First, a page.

June 27, 2022

In good spirits

Taste is important, but what else determines a good beverage choice for service onboard? April Waterston investigates

Take one look at the 2022 Onboard Hospitality Awards entries and you’ll see our beverage category is bursting with innovative beverage products. 

From water to wine, tomato juice and iced matcha tea, the entries reflect a demand for variety onboard and many come with eco credentials too. Increasingly as buyers make their choices though it’s not just taste that’s important, but also packaging, product design, sustainability and provenance that can make or break a successful onboard collaboration.

Brand match 

I asked Benedict Fanconi, SWISS Inflight Product Europe, how SWISS chooses its onboard beverages. He said: “We have an evaluation matrix through which we rate all products. Beverages are assessed base on the following ratings: taste, design of product, premiumness, Swissness, storytelling potential, organic, regionality, sustainability of packaging and the commercials. 

“For me, all of the above play a role in choosing a product but of course besides taste we also want that a beverage fits our brand,” he says.

Partnerships with big brands onboard can benefit all parties involved – something the cruise sector in particular has capitalised on. P&O, for example, has added theatre to its ships with onboard distilleries. Salcombe Gin is behind a bespoke spirit made on Iona (the ship has a dedicated gin bar with 300 varieties), while new vessel Arvia, will have its own sea-inspired rum – The Tidal Rum – produced specially for the cruise line onboard by a specialist producer from Jersey.

Wine and dine

Provenance and storytelling has become key, and wine is no exception. Italian icon Bottega focuses on its story and history with its products, such as the Il Vino dei Poeti Prosecco Rosé DOC – a Brut sparkling wine that originates from grapes grown in the Prosecco Doc area using traditional techniques. The wine is characterised by its mother-of-pearl pink colour. While Bottega Gold, a Prosecco Doc characterised by its golden bottle, widely appreciated worldwide as an expression of its Made in Italy credentials.

​​On rail, Great Western Railway (GWR) has recently revamped its wine offer with a new partnership with Virgin Wines, which is now its sole supplier of wine across the network. The partnership is GWR’s first change of wine supplier in almost 20 years. Under the new partnership Virgin Wines has curated a bespoke range which will be available on all trains including in its famous gourmet Pullman Dining rail service.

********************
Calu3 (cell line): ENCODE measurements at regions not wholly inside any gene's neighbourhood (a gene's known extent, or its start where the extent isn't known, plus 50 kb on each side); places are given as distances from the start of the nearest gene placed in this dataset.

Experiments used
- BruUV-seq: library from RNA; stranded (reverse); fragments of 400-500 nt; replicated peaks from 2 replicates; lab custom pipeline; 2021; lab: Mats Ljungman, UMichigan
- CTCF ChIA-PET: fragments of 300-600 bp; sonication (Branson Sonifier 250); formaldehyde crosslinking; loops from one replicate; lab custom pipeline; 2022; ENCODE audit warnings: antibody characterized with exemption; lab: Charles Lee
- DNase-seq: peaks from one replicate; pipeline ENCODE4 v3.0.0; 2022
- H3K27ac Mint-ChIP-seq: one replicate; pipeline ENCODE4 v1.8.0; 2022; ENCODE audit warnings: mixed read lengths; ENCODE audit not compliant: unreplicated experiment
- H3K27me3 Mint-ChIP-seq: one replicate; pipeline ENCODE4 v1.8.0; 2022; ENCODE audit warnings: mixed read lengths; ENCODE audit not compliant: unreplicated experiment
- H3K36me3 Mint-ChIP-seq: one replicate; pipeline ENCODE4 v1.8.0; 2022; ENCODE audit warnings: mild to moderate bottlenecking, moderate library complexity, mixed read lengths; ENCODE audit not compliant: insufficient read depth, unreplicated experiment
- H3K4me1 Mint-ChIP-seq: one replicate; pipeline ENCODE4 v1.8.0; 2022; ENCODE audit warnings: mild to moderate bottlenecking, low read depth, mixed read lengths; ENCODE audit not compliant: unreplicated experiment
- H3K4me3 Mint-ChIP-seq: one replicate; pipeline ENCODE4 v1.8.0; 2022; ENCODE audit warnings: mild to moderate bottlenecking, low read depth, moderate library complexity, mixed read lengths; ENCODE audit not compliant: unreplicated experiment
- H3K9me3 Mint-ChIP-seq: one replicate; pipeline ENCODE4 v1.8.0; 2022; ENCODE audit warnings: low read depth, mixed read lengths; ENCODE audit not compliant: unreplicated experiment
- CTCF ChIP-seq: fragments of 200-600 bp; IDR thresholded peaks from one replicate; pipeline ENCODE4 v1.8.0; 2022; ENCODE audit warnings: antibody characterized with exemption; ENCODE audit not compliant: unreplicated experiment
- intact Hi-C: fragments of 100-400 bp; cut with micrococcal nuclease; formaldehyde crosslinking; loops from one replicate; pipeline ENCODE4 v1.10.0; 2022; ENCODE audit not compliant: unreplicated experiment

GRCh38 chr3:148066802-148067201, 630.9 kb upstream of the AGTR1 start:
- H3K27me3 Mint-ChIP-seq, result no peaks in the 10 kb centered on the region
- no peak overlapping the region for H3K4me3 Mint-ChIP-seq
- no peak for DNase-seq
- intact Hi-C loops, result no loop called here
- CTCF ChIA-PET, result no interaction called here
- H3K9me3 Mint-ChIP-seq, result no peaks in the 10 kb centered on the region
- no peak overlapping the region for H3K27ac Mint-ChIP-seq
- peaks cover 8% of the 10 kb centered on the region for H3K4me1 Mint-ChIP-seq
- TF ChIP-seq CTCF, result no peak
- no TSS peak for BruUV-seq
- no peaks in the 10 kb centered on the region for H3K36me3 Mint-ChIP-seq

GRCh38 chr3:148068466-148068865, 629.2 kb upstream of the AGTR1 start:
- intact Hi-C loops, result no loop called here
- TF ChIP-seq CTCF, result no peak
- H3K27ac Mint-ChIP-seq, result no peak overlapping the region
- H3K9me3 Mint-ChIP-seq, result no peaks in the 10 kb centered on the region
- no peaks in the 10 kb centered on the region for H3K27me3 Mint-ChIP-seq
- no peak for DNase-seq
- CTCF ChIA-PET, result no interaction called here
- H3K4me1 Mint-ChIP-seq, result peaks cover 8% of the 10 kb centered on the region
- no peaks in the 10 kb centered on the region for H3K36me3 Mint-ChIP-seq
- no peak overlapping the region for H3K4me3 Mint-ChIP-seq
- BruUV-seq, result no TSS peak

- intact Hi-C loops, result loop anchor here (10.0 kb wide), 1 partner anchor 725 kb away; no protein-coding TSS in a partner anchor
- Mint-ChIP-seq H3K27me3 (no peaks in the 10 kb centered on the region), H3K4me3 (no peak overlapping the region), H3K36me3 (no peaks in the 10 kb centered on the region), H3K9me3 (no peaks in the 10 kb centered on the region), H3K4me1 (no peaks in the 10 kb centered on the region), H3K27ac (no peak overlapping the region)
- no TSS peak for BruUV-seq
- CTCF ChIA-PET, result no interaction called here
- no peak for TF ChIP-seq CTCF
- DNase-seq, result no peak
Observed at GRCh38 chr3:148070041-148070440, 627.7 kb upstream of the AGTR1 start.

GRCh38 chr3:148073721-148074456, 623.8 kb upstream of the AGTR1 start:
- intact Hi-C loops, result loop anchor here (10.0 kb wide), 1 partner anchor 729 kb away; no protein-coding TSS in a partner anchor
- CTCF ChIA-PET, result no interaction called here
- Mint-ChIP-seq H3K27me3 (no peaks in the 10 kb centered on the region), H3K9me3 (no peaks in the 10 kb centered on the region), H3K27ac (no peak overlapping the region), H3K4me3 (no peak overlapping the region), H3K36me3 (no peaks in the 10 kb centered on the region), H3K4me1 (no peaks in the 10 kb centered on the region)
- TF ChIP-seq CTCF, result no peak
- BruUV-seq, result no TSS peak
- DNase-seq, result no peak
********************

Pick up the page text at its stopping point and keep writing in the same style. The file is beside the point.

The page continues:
Packaging focus

Regardless of the content, packaging can make or break a product. In particular it offers an opportunity to reinforce brand ideals with regards to sustainability. 

For example, Paul Sapin bottles its Philippe Dublanc wine in a light-weight recycled plastic bottle that aims to emulate the sophistication of glass, but are 49% lighter in weight than a glass bottle. It uses a champagne-shaped bottle with a screw cap and a top closure for a traditional sparkling-wine look.

Packamama has supplied its eco-flat wine bottles to support KLM’s efforts to achieve the most sustainable flight possible. 87% lighter and 40% spatially smaller, Packamama’s climate-friendly bottles are ideally suited where space is at a premium and weight savings are sought after to help reduce fuel consumption. Made from 100% recycled PET, the bottles fulfill the sustainability brief inflight but also have lower carbon emissions in their production and transport chains compared to glass bottles. Organic wines were selected to further enhance the focus on responsible sourcing.

“Our climate-friendly bottles demonstrate that the customer experience around wine can go hand-in-hand with sustainability,” Amelia Dales, commercial director at Packamama, explained.

Encouraging airlines to move away from bottled service altogether, Skytender is offering specialist trolleys for beverage service and will unveil some key sustainability plus points achievable by moving this way during WTCE in Hamburg. The company has been involved in some significant research undertaken by UNESCO which suggests mobile beverage solutions have a 50% lower carbon footprint than traditional cans and bottles offered onboard.

Cocktail hour

Cocktails can help inject personality and branding into a drinks service. For example, Finnair has recently extended its drinks service to include a new ‘Northern Blush’ cocktail, created in partnership with Scandinavian cocktail producer, Danish Mikropolis Cocktails. Containing lingonberry, a splash of gin, and a dash of orange peel mixed together. It aims to conjure up the freshness of Finland’s forests through the nuances of citrus and a hint of juniper.

Lauri Ahonen, Finnair kitchen concept & category manager, said: “Cocktails are a growing trend and have become a part of Finnair’s inflight dining experience. With Mikropolis, we found a partner who could understand our sustainability goals and work with Nordic ingredients to produce on a large scale. Quality is at the core of our values, and with this collaboration we are able to offer an interesting and consistent cocktail selection to our customers onboard.”  

Finnair has also partnered with Finnish producers for whisky from Kyrö, gin from Helsinki Distillery and Valamo XO dessert wine.

For an added sense of occasion, passengers onboard Royal Caribbean Cruise Lines find a Bionic Bar where mixology meets technology and two robotic bartenders shake, stir and mix up the cocktails. While guests wait to be served, an electronic display board shares fun stats about guest orders and a play-by-play of each drink that’s being made.

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